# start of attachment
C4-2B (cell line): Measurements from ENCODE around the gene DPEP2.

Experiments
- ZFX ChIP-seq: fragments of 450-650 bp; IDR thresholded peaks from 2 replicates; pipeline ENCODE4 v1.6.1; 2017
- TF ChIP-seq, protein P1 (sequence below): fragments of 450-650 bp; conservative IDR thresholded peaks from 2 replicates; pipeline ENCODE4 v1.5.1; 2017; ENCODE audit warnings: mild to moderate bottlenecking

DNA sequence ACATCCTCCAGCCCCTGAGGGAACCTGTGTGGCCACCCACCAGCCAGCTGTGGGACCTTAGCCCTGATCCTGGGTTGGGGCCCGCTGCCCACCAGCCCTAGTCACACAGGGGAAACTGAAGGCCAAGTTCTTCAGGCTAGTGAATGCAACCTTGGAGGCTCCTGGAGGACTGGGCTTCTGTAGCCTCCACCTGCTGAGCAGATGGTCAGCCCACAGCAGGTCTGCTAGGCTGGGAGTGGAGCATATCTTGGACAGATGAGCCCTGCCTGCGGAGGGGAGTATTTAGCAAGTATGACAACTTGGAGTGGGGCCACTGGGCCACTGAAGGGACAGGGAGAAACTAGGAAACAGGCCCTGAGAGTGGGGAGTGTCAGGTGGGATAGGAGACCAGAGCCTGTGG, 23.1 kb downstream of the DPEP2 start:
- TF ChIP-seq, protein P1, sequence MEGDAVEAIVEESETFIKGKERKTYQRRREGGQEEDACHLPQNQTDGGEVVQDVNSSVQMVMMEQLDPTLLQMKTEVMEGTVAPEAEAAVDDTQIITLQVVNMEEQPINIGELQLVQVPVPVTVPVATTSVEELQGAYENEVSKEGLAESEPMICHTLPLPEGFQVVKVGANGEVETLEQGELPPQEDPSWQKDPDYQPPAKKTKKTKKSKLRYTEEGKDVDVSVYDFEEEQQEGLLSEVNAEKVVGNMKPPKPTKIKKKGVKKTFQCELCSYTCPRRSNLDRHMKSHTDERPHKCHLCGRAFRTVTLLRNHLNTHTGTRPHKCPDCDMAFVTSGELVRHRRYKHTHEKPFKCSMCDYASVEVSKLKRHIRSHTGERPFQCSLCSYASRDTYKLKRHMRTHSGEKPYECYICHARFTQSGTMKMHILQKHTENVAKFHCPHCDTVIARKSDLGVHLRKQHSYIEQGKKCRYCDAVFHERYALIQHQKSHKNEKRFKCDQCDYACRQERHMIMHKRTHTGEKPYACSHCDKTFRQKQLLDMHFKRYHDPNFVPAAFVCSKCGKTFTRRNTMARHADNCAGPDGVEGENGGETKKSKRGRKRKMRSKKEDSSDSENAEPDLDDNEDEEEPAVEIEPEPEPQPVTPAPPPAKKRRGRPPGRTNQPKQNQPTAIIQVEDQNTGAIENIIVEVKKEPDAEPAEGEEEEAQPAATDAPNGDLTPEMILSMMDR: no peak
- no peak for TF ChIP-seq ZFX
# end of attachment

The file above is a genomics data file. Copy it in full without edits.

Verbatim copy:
C4-2B (cell line): Measurements from ENCODE around the gene DPEP2.

Experiments
- ZFX ChIP-seq: fragments of 450-650 bp; IDR thresholded peaks from 2 replicates; pipeline ENCODE4 v1.6.1; 2017
- TF ChIP-seq, protein P1 (sequence below): fragments of 450-650 bp; conservative IDR thresholded peaks from 2 replicates; pipeline ENCODE4 v1.5.1; 2017; ENCODE audit warnings: mild to moderate bottlenecking

DNA sequence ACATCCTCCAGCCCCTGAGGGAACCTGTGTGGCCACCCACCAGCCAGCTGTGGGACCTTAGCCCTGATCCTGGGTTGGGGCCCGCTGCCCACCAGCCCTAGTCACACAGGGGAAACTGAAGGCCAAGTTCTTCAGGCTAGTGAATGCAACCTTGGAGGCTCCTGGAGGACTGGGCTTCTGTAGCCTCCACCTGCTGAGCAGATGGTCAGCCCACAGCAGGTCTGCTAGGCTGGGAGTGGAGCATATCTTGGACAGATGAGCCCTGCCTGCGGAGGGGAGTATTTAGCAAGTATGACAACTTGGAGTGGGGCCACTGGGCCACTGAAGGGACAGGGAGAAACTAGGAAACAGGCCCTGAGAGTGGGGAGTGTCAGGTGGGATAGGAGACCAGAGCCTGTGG, 23.1 kb downstream of the DPEP2 start:
- TF ChIP-seq, protein P1, sequence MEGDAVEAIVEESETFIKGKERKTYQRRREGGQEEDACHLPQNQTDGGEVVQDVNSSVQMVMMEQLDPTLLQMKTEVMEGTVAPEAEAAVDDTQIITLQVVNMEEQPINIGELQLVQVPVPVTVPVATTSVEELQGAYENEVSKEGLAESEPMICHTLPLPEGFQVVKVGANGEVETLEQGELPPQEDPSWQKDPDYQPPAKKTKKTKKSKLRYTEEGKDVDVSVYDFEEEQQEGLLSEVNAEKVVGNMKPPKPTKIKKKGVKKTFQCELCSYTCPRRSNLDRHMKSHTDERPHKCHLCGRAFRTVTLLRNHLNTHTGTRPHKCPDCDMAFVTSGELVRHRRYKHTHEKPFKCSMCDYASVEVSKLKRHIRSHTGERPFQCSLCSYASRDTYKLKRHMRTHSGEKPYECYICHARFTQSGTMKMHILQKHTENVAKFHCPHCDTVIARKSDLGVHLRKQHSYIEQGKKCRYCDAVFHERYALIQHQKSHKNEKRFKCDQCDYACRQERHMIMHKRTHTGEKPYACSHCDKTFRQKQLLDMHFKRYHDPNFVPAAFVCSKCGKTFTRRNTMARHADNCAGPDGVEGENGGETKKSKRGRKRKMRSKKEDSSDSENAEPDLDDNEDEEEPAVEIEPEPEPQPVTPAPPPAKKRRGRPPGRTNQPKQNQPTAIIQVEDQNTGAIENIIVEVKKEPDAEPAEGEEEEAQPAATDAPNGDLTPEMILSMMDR: no peak
- no peak for TF ChIP-seq ZFX